We have a short one for you today. The Jungyo is back in Saitama, which means these guys are once again in the spotlight:
“Hey, hey, hey, wait a second! What about me?!”
Yes, Abi, you’re a home boy, too. Now stop obscuring the other ones.
Not many visuals from the sidelines today, except Chiyoshoma, quietly doing his shiko in the hanamichi while others are practicing on the dohyo:
The practice on the dohyo includes some attention to Wakamotoharu, who has been very popular with the upper echelon this Jungyo:
Can’t say whether that’s a full fledged kawaigari or just plain butsukari. Meisei is also getting some quasi-Ozeki attention. But in his case, it’s pretty clear that when you look like this from the front:
And like this from the back:
…it’s kawaigari. Tochinoshin is making good use of his last days at Ozeki.
Practice bouts: Shimanoumi-Wakatakakage, Endo-Sadanoumi (with a bit of Yokozuna shiko at the end):
Actually, the more interesting san-ban is taking place away from the dohyo. Kotoshogiku and Toyonoshima are having at it in the corner:
Enho – we can’t do without Enho in any report – has finished his practice and wants to go get a shower, when all of a sudden, a team of hoodlums gangs up on him:
“Shortstuff, meet Yuki. He is my VP of Beating People To Pulp”
“Now, for some reason it looks like you think I was born yesterday, but I was not.”
“So I can’t get you to see reason? OK, Yuki, you have a go at making him see reason”
Poor pixie… Got in trouble with the Tamawashi-gumi.
I have absolutely nil material from the afternoon part of this event, sorry. All I have is Hokutofuji serenely having his head shampooed.
Rikishi don’t wash their hair every day, and when they do, it’s basically done with car-mechanic-grade grease remover, because the suki-abura used for their hairstyles is pretty much like having a head full of butter.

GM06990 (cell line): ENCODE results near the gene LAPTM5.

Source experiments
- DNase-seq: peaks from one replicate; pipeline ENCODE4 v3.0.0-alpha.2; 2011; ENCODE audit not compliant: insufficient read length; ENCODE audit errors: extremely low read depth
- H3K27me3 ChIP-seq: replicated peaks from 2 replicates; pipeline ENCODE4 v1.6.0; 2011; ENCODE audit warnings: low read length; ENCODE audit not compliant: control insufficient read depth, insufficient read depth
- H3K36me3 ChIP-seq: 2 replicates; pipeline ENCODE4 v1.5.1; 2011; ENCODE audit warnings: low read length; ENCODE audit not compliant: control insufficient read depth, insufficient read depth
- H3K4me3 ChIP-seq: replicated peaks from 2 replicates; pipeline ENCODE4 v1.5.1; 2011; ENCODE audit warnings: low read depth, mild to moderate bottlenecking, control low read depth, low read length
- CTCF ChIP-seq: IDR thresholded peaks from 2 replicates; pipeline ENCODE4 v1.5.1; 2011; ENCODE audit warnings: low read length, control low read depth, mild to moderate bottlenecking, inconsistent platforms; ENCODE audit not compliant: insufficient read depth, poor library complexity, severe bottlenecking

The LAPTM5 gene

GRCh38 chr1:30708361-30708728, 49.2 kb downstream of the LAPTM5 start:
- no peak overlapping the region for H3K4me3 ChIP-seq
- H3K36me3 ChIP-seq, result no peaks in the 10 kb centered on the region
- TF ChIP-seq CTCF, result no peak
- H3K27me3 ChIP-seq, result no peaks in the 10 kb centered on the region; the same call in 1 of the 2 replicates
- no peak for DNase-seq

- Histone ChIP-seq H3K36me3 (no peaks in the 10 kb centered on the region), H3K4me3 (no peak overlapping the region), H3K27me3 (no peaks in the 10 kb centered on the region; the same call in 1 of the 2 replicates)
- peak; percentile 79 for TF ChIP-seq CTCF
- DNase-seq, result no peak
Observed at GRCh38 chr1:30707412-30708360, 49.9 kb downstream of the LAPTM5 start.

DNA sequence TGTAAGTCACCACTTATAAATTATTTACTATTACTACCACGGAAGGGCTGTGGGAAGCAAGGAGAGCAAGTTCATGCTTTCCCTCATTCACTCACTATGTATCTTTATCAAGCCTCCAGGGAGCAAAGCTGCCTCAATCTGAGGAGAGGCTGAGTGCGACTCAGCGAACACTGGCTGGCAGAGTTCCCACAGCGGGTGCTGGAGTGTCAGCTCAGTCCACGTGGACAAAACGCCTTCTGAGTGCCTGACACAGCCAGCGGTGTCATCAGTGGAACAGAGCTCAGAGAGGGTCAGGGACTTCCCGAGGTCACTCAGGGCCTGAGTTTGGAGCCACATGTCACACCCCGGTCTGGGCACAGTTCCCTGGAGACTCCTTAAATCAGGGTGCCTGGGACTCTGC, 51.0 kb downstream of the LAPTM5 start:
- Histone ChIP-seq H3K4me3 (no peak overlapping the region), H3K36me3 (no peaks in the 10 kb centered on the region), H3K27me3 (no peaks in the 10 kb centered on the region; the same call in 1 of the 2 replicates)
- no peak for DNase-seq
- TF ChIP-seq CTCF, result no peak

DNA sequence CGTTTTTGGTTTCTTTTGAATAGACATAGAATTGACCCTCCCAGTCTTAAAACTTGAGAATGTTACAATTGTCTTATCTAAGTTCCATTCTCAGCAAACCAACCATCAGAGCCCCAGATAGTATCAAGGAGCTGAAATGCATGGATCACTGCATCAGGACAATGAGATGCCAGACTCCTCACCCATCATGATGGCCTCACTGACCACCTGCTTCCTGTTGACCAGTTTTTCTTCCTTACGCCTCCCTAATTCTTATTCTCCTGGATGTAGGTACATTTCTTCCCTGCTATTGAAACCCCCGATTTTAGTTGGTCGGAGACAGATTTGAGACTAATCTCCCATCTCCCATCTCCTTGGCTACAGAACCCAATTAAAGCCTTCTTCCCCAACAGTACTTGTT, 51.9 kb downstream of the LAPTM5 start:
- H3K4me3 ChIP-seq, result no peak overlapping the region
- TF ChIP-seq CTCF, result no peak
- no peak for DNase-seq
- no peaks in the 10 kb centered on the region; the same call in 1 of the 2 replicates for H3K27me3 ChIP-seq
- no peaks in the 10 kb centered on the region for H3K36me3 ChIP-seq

So I bid you farewell with our pin-up of the day, Tsukahara, from Kasugano beya, who is also a Saitama home boy:
Today the Jungyo lands in Saitama. The prefecture boasts one of the finest high-school sumo departments at Saitamasakae high, and accordingly, also boasts many rikishi who call it home. In fact, two top-notch sekitori are in the home-boy position today: Abi and Hokutofuji.
And while Abi has a long line for photos and handshakes inside, Hokutofuji distributes safety pamphlets and shakes hands outside the venue:
Inside the venue, Ichinojo is practicing his shot put. The one tiny thing missing is the shot, of course:
In the “Everybody loves Enho” series, today it’s Kagayaki’s turn to play:
Finally, a video has turned up which will show us what it is that Kakuryu is doing with that strange combination of rubber tube and a towel. I’m sure it will make perfect sense once we watch it:
Errr…. no. It still looks absolutely ridiculous.
The other Yokozuna is getting his morning greetings while Goeido is smearing someone on the dohyo.
It occurs to me that by the time the good mornings are over, the spittoon at the corner of the dohyo is probably full to the brim. Poor yobidashi.
The kawaigari session there doesn’t seem to be related to this short one Goeido is having with Takanosho:
Takayasu is in a mentoring mood this Jungyo. A couple of days ago he tutored Onosho. Today he is giving a proper class to his army of tsukebito. And we finally get to see what the mystery move he was teaching Onosho was:
Why, he is teaching them how to dance like Cossacks!
If you’re wondering, normal sekitori only get to bring one tsukebito to Jungyo. But Ozeki may bring five, and Yokozuna, eight.
This is Tatsunami oyakata:
Aside from being a good-looking fella, he has also been in charge of preparing some of the events – interacting with the sponsors and the like.
Tatsunami oyakata runs a modest heya up in Ibaraki, far away from the sumo hub at Ryogoku. And in that modest heya, he has acquired a gem not long ago. Namely, this guy: